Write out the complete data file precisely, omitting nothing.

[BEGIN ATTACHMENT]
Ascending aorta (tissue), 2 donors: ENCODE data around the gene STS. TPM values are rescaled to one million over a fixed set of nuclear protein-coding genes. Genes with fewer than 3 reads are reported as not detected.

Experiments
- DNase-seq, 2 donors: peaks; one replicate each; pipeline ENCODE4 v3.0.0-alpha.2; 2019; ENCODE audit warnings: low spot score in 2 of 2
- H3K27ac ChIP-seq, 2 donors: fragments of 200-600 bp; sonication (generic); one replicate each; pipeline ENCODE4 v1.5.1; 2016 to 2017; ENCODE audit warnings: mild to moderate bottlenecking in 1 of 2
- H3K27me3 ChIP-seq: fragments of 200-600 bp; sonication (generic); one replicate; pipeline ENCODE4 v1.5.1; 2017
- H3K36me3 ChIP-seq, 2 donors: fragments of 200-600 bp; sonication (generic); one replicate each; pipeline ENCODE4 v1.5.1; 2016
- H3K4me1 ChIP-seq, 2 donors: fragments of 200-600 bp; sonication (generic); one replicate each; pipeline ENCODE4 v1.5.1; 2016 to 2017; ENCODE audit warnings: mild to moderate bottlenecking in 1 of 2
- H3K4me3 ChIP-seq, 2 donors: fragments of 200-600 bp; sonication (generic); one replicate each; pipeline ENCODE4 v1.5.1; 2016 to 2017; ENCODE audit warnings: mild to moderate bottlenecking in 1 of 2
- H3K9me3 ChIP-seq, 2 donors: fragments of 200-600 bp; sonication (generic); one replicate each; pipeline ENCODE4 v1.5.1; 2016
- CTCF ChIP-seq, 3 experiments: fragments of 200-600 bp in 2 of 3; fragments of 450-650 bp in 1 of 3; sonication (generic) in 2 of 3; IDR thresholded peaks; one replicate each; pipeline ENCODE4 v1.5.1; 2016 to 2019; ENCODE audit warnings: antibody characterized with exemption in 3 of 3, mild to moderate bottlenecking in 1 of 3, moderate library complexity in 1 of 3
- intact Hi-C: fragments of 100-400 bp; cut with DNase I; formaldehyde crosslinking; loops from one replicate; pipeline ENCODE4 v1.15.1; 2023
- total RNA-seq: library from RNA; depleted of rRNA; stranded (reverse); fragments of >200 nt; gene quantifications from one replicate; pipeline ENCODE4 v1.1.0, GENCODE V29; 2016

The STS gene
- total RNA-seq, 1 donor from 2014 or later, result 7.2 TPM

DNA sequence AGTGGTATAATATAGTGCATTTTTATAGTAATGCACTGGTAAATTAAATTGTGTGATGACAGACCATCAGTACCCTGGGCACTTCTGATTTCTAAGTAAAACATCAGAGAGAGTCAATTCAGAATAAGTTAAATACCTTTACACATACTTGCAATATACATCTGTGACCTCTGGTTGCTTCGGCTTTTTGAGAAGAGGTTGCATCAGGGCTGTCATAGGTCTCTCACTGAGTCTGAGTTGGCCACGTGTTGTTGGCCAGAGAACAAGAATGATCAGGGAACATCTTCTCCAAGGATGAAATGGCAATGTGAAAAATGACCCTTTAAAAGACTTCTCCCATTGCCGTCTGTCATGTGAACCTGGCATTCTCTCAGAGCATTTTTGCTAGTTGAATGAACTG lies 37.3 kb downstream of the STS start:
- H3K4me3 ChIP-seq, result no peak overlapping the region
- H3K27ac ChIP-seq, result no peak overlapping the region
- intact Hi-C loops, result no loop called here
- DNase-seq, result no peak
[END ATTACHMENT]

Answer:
Ascending aorta (tissue), 2 donors: ENCODE data around the gene STS. TPM values are rescaled to one million over a fixed set of nuclear protein-coding genes. Genes with fewer than 3 reads are reported as not detected.

Experiments
- DNase-seq, 2 donors: peaks; one replicate each; pipeline ENCODE4 v3.0.0-alpha.2; 2019; ENCODE audit warnings: low spot score in 2 of 2
- H3K27ac ChIP-seq, 2 donors: fragments of 200-600 bp; sonication (generic); one replicate each; pipeline ENCODE4 v1.5.1; 2016 to 2017; ENCODE audit warnings: mild to moderate bottlenecking in 1 of 2
- H3K27me3 ChIP-seq: fragments of 200-600 bp; sonication (generic); one replicate; pipeline ENCODE4 v1.5.1; 2017
- H3K36me3 ChIP-seq, 2 donors: fragments of 200-600 bp; sonication (generic); one replicate each; pipeline ENCODE4 v1.5.1; 2016
- H3K4me1 ChIP-seq, 2 donors: fragments of 200-600 bp; sonication (generic); one replicate each; pipeline ENCODE4 v1.5.1; 2016 to 2017; ENCODE audit warnings: mild to moderate bottlenecking in 1 of 2
- H3K4me3 ChIP-seq, 2 donors: fragments of 200-600 bp; sonication (generic); one replicate each; pipeline ENCODE4 v1.5.1; 2016 to 2017; ENCODE audit warnings: mild to moderate bottlenecking in 1 of 2
- H3K9me3 ChIP-seq, 2 donors: fragments of 200-600 bp; sonication (generic); one replicate each; pipeline ENCODE4 v1.5.1; 2016
- CTCF ChIP-seq, 3 experiments: fragments of 200-600 bp in 2 of 3; fragments of 450-650 bp in 1 of 3; sonication (generic) in 2 of 3; IDR thresholded peaks; one replicate each; pipeline ENCODE4 v1.5.1; 2016 to 2019; ENCODE audit warnings: antibody characterized with exemption in 3 of 3, mild to moderate bottlenecking in 1 of 3, moderate library complexity in 1 of 3
- intact Hi-C: fragments of 100-400 bp; cut with DNase I; formaldehyde crosslinking; loops from one replicate; pipeline ENCODE4 v1.15.1; 2023
- total RNA-seq: library from RNA; depleted of rRNA; stranded (reverse); fragments of >200 nt; gene quantifications from one replicate; pipeline ENCODE4 v1.1.0, GENCODE V29; 2016

The STS gene
- total RNA-seq, 1 donor from 2014 or later, result 7.2 TPM

DNA sequence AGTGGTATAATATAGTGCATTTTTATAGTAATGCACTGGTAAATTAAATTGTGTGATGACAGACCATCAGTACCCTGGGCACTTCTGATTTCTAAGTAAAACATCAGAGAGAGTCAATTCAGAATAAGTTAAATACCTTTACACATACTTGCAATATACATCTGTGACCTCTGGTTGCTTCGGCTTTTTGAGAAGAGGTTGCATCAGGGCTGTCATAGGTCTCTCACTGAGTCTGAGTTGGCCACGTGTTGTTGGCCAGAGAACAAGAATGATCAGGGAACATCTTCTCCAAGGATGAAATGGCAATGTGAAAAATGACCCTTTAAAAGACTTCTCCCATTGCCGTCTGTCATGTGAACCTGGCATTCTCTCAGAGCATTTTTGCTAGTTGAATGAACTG lies 37.3 kb downstream of the STS start:
- H3K4me3 ChIP-seq, result no peak overlapping the region
- H3K27ac ChIP-seq, result no peak overlapping the region
- intact Hi-C loops, result no loop called here
- DNase-seq, result no peak